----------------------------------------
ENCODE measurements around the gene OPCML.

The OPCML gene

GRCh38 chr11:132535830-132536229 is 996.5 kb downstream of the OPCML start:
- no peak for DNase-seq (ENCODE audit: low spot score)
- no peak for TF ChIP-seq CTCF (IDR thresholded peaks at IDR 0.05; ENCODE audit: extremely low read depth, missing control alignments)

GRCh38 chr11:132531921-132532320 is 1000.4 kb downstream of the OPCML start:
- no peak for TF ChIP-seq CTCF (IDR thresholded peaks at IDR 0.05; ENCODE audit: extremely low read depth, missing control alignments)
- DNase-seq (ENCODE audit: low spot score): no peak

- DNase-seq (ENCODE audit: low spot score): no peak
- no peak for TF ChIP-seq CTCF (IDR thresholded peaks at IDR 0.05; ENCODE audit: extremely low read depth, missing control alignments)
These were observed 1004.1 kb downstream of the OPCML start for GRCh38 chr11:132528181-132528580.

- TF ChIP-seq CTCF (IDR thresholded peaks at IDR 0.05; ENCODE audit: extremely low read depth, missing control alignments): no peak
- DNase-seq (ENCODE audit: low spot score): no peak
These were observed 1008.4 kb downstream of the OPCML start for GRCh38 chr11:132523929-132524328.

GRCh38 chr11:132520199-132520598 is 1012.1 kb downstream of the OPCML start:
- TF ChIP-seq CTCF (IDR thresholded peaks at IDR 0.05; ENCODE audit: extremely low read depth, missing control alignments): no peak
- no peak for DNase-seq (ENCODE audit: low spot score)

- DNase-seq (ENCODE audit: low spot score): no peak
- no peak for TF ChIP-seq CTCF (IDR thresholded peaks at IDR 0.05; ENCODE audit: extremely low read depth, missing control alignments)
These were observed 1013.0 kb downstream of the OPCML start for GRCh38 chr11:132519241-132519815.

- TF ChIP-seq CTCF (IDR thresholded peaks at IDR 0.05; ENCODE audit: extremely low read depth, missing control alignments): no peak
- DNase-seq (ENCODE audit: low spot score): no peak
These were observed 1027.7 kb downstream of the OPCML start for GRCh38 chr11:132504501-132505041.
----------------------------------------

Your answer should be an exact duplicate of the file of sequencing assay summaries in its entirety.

ENCODE measurements around the gene OPCML.

The OPCML gene

GRCh38 chr11:132535830-132536229 is 996.5 kb downstream of the OPCML start:
- no peak for DNase-seq (ENCODE audit: low spot score)
- no peak for TF ChIP-seq CTCF (IDR thresholded peaks at IDR 0.05; ENCODE audit: extremely low read depth, missing control alignments)

GRCh38 chr11:132531921-132532320 is 1000.4 kb downstream of the OPCML start:
- no peak for TF ChIP-seq CTCF (IDR thresholded peaks at IDR 0.05; ENCODE audit: extremely low read depth, missing control alignments)
- DNase-seq (ENCODE audit: low spot score): no peak

- DNase-seq (ENCODE audit: low spot score): no peak
- no peak for TF ChIP-seq CTCF (IDR thresholded peaks at IDR 0.05; ENCODE audit: extremely low read depth, missing control alignments)
These were observed 1004.1 kb downstream of the OPCML start for GRCh38 chr11:132528181-132528580.

- TF ChIP-seq CTCF (IDR thresholded peaks at IDR 0.05; ENCODE audit: extremely low read depth, missing control alignments): no peak
- DNase-seq (ENCODE audit: low spot score): no peak
These were observed 1008.4 kb downstream of the OPCML start for GRCh38 chr11:132523929-132524328.

GRCh38 chr11:132520199-132520598 is 1012.1 kb downstream of the OPCML start:
- TF ChIP-seq CTCF (IDR thresholded peaks at IDR 0.05; ENCODE audit: extremely low read depth, missing control alignments): no peak
- no peak for DNase-seq (ENCODE audit: low spot score)

- DNase-seq (ENCODE audit: low spot score): no peak
- no peak for TF ChIP-seq CTCF (IDR thresholded peaks at IDR 0.05; ENCODE audit: extremely low read depth, missing control alignments)
These were observed 1013.0 kb downstream of the OPCML start for GRCh38 chr11:132519241-132519815.

- TF ChIP-seq CTCF (IDR thresholded peaks at IDR 0.05; ENCODE audit: extremely low read depth, missing control alignments): no peak
- DNase-seq (ENCODE audit: low spot score): no peak
These were observed 1027.7 kb downstream of the OPCML start for GRCh38 chr11:132504501-132505041.